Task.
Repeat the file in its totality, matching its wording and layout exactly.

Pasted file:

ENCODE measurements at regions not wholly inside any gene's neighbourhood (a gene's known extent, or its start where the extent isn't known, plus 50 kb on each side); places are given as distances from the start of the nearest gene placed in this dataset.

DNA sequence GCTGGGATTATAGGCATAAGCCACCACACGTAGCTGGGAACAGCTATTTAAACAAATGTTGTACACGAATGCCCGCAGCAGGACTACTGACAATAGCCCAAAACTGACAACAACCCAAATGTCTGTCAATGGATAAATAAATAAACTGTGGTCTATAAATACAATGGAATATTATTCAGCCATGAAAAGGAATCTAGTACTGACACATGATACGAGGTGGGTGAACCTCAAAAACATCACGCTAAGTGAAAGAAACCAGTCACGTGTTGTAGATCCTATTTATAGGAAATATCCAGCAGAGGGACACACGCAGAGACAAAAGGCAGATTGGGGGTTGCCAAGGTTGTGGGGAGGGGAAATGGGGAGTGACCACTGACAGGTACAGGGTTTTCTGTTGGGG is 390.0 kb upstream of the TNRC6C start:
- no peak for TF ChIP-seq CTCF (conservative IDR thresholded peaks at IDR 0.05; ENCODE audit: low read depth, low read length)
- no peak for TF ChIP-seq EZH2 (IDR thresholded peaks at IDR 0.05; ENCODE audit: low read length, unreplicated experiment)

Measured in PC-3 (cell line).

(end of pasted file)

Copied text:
ENCODE measurements at regions not wholly inside any gene's neighbourhood (a gene's known extent, or its start where the extent isn't known, plus 50 kb on each side); places are given as distances from the start of the nearest gene placed in this dataset.

DNA sequence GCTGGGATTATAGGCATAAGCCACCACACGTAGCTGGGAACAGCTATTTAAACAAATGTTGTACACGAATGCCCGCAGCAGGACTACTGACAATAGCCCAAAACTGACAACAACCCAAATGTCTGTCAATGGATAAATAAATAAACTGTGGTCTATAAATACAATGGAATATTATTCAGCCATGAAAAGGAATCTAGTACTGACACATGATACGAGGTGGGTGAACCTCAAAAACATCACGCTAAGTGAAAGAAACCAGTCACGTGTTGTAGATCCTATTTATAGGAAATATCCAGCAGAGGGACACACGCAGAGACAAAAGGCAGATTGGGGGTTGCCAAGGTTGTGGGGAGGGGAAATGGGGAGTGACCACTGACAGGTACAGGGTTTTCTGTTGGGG is 390.0 kb upstream of the TNRC6C start:
- no peak for TF ChIP-seq CTCF (conservative IDR thresholded peaks at IDR 0.05; ENCODE audit: low read depth, low read length)
- no peak for TF ChIP-seq EZH2 (IDR thresholded peaks at IDR 0.05; ENCODE audit: low read length, unreplicated experiment)

Measured in PC-3 (cell line).